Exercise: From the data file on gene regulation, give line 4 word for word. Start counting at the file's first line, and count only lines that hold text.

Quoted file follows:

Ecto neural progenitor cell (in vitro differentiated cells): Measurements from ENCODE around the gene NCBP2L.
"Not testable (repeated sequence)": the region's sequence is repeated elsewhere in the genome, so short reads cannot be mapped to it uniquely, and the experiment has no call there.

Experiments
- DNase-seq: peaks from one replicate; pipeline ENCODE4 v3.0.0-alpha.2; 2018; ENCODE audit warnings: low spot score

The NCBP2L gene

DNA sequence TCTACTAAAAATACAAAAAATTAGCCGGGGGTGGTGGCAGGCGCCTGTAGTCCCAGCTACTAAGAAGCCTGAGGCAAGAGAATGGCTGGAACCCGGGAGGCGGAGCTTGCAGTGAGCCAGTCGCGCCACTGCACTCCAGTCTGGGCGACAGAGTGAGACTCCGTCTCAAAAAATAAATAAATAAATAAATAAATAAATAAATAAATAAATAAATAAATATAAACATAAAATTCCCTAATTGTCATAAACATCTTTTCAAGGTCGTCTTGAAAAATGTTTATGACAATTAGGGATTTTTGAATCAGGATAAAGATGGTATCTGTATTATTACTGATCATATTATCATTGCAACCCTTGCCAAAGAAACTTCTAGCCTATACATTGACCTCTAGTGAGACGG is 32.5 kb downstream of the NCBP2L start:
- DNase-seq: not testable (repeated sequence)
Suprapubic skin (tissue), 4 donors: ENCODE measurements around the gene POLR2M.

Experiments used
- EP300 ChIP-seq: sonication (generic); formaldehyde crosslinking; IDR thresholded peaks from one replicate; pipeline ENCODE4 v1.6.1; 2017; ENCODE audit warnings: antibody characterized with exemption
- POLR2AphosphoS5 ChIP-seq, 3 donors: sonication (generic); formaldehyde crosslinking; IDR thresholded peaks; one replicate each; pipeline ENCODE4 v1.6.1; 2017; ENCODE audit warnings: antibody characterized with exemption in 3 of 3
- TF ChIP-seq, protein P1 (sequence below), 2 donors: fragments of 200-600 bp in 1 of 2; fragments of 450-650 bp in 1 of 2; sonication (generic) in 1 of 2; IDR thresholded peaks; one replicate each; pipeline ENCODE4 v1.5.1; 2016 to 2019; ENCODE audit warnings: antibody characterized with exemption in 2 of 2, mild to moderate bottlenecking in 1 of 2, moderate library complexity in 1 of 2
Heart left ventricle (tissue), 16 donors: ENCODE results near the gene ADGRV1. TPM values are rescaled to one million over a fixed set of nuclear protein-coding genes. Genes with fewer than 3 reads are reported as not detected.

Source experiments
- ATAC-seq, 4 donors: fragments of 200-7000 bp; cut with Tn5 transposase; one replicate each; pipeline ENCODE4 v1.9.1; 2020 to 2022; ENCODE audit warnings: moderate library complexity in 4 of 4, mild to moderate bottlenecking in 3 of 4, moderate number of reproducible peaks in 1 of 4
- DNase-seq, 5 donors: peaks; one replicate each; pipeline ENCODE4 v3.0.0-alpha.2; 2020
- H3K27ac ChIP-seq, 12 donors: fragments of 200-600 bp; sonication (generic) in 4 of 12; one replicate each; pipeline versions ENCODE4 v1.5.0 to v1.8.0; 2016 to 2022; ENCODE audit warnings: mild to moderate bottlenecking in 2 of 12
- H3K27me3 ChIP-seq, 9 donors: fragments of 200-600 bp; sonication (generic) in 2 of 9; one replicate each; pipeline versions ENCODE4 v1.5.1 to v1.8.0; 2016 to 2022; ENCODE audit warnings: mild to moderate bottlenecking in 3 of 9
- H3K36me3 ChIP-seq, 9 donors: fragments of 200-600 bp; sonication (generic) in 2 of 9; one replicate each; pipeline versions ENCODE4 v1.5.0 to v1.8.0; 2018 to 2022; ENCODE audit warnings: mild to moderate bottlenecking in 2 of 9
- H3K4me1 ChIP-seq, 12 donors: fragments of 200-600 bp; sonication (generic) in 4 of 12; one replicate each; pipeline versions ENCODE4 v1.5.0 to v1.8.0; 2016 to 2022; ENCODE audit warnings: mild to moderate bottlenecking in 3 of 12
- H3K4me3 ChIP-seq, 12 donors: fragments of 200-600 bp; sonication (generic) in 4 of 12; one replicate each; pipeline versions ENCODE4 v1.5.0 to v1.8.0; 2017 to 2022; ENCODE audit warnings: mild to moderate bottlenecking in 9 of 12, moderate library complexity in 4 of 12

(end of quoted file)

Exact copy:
- DNase-seq: peaks from one replicate; pipeline ENCODE4 v3.0.0-alpha.2; 2018; ENCODE audit warnings: low spot score